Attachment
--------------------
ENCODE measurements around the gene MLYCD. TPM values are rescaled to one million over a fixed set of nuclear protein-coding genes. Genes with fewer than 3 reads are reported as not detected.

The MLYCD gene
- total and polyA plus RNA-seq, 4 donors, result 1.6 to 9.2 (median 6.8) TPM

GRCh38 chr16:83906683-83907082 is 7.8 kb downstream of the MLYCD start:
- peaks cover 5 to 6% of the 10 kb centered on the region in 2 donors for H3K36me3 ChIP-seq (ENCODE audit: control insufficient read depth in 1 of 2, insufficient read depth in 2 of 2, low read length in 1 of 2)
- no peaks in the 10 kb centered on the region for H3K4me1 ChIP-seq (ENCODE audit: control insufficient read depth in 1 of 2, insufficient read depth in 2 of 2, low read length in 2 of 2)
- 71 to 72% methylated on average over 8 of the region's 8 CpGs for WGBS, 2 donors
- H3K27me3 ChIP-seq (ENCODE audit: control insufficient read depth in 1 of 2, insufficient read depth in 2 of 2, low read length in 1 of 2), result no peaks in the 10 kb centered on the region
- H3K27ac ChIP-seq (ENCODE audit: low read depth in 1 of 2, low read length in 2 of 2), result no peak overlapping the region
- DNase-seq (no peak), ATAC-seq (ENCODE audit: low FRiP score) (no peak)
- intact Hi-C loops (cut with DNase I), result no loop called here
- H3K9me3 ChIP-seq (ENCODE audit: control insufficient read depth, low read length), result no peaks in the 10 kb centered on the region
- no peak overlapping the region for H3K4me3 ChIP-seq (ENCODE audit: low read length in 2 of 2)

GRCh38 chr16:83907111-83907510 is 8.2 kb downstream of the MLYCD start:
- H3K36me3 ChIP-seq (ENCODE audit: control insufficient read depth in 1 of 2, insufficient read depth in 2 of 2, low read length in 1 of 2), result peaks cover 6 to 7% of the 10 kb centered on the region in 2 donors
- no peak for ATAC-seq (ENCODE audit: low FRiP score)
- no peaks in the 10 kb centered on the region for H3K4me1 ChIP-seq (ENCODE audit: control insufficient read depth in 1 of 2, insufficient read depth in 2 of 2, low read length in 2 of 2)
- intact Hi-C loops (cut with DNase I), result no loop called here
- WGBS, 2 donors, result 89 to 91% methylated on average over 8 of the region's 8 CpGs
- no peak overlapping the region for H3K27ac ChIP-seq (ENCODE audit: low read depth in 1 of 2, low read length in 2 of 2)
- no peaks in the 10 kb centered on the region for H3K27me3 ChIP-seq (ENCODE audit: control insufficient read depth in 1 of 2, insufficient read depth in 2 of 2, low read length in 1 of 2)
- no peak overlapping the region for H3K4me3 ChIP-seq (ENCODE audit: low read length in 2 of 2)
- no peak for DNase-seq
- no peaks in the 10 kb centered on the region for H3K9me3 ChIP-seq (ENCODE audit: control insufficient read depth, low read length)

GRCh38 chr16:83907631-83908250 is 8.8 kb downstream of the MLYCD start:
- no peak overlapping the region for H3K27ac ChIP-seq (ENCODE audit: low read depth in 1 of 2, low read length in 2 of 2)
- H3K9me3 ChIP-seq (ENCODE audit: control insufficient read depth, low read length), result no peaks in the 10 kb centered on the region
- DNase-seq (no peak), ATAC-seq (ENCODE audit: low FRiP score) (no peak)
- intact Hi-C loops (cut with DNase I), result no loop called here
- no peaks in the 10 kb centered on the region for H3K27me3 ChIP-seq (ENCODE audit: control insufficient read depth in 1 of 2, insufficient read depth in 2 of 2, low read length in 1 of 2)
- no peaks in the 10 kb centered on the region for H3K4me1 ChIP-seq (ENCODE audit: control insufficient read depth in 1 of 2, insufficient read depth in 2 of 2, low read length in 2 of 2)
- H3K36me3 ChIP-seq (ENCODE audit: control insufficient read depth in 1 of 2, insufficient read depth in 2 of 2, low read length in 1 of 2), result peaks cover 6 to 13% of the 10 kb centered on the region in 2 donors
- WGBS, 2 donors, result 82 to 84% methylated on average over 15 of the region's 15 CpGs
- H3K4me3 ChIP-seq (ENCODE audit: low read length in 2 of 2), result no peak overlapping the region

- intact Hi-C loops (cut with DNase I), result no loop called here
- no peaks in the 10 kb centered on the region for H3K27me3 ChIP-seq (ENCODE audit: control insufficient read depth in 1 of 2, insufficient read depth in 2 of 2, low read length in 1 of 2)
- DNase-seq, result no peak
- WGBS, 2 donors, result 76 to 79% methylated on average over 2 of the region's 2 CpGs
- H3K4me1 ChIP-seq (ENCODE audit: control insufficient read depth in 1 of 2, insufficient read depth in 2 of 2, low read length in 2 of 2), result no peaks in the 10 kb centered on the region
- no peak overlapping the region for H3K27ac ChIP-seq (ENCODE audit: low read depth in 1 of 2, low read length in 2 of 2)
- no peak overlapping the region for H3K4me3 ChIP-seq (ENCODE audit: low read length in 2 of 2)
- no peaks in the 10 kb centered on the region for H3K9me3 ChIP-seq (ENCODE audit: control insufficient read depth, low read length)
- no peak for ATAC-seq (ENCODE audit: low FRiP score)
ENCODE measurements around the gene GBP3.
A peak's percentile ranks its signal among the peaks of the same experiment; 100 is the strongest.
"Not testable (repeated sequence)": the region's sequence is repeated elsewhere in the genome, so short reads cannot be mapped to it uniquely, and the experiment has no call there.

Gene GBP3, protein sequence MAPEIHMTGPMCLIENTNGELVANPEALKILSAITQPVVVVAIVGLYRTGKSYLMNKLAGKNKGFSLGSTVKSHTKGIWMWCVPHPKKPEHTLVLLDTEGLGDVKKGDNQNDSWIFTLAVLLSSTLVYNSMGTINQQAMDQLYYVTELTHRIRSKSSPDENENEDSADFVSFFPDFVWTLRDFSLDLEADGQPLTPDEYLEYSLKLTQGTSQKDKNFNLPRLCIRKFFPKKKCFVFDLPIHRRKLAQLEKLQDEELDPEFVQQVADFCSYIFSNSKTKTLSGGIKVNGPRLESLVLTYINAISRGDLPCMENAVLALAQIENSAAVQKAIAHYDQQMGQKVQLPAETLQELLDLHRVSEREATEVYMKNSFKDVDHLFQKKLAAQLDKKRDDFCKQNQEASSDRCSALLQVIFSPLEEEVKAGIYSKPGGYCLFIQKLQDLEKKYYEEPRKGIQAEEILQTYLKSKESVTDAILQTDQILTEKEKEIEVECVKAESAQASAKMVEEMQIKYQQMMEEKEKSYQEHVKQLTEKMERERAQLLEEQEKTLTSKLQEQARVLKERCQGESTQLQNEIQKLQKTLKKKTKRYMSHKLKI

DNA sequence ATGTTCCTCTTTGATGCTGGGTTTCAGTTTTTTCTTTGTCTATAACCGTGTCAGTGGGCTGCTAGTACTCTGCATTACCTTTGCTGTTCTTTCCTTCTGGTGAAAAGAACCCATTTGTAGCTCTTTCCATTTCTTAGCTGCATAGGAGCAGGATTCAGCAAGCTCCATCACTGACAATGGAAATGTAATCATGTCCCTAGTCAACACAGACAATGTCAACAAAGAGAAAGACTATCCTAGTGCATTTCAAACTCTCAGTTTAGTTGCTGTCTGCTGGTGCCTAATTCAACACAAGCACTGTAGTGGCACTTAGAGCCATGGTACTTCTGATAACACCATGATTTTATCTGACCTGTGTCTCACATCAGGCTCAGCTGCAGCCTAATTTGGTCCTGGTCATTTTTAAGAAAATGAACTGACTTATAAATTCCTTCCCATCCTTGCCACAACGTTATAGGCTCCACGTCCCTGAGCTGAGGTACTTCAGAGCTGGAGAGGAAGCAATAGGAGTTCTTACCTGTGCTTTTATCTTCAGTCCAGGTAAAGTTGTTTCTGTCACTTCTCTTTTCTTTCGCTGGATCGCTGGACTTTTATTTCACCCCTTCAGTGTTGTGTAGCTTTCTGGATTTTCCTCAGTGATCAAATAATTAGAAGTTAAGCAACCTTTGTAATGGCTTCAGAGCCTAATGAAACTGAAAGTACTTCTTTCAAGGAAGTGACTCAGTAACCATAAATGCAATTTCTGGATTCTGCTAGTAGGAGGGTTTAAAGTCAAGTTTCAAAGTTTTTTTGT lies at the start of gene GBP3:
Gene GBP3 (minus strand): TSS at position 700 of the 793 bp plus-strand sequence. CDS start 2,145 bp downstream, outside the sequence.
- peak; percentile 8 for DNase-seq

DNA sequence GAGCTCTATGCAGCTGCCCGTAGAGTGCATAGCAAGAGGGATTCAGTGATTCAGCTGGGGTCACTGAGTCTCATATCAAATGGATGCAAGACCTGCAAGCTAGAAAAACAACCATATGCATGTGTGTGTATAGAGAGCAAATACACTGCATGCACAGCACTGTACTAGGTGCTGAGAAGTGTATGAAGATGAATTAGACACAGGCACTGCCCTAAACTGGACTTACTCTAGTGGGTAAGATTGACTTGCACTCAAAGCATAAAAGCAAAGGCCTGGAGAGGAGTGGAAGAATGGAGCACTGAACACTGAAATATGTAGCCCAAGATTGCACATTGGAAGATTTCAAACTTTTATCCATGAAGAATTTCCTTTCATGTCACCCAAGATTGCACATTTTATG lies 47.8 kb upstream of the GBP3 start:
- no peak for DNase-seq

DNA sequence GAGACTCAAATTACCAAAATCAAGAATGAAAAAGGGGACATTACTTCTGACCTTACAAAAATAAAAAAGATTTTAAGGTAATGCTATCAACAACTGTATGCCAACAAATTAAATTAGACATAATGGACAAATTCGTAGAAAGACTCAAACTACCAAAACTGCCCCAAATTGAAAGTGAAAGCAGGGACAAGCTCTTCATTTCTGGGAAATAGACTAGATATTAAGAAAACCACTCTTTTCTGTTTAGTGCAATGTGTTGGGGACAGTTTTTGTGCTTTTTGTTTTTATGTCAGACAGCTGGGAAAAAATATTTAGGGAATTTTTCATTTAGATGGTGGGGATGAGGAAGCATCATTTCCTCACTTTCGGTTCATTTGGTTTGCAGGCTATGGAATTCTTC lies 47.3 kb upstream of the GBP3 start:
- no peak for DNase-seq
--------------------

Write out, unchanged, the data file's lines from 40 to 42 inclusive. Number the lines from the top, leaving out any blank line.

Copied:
- no peak overlapping the region for H3K27ac ChIP-seq (ENCODE audit: low read depth in 1 of 2, low read length in 2 of 2)
- no peak overlapping the region for H3K4me3 ChIP-seq (ENCODE audit: low read length in 2 of 2)
- no peaks in the 10 kb centered on the region for H3K9me3 ChIP-seq (ENCODE audit: control insufficient read depth, low read length)